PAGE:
Once the admins and users will start getting jail time and huge fines more often, we would have already moved to more decentralized and anonymous P2P technologies, and if not, such a (predictable) move would just accelerate this migration. And besides, dictatorships crack down heavily on their internet users, but these users still try to get past censorship despite very heavy risks for their own lives. What makes you think that western governments' cracking down on filesharers will have any more effect than what China, Iran et. al. do to their people? Filesharing will go on, it will just be a little bit more underground and not so open as it is today.
        • by westlake (615356)

          Filesharing will go on, it will just be a little bit more underground and not so open as it is today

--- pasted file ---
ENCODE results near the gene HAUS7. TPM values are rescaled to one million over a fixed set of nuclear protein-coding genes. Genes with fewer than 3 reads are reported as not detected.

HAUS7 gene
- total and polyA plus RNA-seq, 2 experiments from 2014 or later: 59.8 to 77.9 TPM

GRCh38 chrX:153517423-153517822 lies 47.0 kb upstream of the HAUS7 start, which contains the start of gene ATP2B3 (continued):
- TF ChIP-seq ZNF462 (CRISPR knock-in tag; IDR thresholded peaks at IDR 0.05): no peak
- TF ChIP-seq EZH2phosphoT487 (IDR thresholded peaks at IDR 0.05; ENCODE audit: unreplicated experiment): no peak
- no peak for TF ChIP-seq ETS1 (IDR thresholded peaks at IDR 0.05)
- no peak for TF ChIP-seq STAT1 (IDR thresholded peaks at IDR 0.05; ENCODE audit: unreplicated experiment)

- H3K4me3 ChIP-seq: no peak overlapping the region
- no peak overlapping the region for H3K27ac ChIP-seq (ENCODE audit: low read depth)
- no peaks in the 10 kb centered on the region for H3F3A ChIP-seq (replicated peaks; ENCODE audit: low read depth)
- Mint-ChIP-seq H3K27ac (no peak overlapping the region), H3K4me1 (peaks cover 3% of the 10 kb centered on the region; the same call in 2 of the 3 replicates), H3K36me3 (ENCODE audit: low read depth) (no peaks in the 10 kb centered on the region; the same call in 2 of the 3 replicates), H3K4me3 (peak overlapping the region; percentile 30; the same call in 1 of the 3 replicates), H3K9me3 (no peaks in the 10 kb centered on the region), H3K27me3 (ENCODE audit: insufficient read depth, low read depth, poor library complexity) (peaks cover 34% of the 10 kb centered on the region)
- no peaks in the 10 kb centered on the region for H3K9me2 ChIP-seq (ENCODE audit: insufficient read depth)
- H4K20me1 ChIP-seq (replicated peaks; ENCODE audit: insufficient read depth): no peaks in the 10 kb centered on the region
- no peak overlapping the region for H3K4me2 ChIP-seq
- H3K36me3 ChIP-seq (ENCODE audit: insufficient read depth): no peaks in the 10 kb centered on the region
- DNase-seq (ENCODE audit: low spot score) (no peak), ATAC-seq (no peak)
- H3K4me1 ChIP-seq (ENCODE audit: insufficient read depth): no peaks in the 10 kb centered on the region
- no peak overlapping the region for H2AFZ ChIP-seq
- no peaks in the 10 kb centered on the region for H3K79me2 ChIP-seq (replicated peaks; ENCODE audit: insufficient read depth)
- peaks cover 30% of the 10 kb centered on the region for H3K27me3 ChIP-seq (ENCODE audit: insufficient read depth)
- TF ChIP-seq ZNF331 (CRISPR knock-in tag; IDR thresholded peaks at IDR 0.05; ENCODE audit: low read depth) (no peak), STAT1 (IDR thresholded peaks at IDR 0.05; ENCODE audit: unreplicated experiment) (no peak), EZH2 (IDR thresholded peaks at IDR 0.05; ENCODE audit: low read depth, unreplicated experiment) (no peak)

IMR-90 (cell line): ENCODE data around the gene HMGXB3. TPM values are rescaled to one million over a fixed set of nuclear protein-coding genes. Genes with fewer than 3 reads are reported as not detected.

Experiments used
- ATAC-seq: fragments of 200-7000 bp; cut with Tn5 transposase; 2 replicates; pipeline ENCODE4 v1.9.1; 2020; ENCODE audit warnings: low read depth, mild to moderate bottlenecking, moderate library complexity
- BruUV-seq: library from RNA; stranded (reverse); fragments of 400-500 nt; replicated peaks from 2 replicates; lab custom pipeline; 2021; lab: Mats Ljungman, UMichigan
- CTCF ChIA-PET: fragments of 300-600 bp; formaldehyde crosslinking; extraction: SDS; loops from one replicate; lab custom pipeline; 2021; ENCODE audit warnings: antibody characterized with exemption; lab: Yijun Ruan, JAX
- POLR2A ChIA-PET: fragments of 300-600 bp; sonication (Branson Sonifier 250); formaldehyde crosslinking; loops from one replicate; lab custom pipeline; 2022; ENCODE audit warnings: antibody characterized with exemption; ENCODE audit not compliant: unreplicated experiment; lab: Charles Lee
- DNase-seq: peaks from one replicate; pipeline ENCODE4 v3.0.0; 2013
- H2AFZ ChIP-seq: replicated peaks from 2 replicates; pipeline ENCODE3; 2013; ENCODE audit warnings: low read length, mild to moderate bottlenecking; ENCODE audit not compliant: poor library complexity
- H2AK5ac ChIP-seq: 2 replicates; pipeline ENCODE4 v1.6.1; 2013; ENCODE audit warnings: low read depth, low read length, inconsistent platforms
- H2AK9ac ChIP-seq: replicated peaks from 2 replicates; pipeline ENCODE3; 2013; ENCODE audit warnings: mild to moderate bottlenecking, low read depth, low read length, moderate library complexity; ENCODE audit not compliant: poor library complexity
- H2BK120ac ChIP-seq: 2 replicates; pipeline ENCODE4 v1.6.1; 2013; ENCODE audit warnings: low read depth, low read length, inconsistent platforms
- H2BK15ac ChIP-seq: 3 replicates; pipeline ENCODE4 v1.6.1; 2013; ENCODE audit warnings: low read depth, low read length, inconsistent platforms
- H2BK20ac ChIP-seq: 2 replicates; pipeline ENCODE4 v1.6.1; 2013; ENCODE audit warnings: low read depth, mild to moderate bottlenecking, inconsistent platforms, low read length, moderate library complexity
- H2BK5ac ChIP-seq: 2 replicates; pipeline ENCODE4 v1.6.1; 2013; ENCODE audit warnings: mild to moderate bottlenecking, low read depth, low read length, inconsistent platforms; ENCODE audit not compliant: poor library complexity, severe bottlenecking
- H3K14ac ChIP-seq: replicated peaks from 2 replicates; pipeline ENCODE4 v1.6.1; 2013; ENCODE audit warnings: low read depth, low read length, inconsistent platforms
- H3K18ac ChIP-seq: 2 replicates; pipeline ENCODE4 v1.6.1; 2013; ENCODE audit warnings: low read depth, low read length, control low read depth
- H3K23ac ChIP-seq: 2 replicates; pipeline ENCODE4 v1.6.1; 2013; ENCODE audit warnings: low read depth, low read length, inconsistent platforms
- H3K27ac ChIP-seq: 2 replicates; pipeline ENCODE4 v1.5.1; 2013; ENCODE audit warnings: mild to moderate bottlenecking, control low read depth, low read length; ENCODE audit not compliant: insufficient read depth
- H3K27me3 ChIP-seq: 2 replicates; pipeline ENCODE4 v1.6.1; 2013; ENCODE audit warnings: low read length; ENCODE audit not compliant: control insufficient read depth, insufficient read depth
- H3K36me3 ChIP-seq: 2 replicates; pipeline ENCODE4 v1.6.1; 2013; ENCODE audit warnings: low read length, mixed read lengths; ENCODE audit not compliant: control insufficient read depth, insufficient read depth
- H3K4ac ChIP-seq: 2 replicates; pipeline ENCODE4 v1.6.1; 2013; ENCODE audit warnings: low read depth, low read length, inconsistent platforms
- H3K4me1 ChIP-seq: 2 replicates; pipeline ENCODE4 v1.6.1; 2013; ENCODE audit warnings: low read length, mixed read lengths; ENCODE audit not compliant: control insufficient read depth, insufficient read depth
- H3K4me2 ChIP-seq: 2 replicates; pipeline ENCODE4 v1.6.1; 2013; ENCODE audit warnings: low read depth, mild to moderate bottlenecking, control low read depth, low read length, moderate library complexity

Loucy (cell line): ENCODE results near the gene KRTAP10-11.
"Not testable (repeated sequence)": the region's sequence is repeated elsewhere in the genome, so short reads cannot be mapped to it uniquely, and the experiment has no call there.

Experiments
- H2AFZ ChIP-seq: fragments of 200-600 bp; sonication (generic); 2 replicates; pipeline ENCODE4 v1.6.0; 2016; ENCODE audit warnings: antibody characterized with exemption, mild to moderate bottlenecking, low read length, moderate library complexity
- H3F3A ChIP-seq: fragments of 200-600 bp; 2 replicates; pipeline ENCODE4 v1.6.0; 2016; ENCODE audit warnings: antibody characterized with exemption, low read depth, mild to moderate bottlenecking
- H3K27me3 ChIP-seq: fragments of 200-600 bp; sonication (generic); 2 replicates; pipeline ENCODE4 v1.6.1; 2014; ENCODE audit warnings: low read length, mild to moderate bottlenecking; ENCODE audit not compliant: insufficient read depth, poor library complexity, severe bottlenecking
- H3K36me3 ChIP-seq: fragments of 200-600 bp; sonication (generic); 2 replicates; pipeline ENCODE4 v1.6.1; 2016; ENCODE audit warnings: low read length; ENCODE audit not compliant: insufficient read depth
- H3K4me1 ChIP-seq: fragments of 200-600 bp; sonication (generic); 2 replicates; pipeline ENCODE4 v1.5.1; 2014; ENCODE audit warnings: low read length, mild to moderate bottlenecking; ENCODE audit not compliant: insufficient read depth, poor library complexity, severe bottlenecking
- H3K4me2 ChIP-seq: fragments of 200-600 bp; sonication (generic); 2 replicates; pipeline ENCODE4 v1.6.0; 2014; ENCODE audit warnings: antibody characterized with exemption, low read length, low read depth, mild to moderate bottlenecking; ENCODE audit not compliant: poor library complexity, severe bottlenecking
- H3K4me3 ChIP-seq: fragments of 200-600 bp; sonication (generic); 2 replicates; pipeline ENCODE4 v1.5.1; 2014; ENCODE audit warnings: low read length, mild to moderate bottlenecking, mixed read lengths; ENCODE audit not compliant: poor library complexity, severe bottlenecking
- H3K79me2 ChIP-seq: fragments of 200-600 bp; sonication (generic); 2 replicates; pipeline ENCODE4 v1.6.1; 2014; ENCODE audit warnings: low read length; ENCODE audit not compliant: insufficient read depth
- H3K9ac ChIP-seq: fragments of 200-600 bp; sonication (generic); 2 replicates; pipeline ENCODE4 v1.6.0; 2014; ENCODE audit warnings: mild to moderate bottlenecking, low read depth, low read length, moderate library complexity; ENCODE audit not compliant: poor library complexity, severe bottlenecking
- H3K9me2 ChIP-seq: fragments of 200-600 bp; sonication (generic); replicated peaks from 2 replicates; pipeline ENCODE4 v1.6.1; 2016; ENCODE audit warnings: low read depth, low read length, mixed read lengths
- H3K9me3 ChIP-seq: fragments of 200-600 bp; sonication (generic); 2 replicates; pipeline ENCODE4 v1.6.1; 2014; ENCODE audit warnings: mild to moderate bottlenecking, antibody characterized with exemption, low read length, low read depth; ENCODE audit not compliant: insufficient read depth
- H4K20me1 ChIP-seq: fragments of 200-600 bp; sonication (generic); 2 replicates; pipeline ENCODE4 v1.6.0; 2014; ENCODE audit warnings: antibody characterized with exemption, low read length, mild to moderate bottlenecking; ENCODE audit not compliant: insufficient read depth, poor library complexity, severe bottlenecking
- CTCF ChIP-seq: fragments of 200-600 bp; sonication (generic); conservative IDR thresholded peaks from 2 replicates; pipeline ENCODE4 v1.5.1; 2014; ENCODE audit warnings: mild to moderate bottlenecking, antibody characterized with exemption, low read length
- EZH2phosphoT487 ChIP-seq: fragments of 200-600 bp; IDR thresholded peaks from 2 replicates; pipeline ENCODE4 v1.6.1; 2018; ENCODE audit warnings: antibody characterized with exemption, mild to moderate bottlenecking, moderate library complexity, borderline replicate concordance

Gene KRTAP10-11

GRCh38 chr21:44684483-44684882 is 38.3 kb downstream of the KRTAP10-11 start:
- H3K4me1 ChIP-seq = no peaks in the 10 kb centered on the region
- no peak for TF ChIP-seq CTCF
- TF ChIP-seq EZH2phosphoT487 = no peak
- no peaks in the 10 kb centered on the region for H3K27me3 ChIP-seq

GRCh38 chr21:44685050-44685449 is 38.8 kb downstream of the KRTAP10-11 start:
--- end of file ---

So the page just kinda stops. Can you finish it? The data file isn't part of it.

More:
The underground is chill, damp, slow and lonely. You are marginalized in a space you share with the perverts and wackos. When you come up for air you are tainted by the smell of the sewers.

          The studios don't need to kill P2P - they only need strip away its veneer of convenience, respectablity and safety.

          The geek seems quite capable of doing that job for them.

      • Keep dreaming..... (Score:3, Insightful)

        by tacokill (531275)
        It's not an endless river.

        Yes, yes it is. As far back as I can recall -- and that is a long way -- there has always been piracy. To think or even suggest that you can "dent" or outright stop piracy is just wishful thinking. It always has been.

        The method will differ, that's all. Goodbye torrents, hello ?????

        The only reason this seems odd is because over the last 10 years, the general public has gotten into piracy in a big way. If that hadn't have happened and it was much more "low key" -- we
        • >> The method will differ, that's all. Goodbye torrents, hello ?????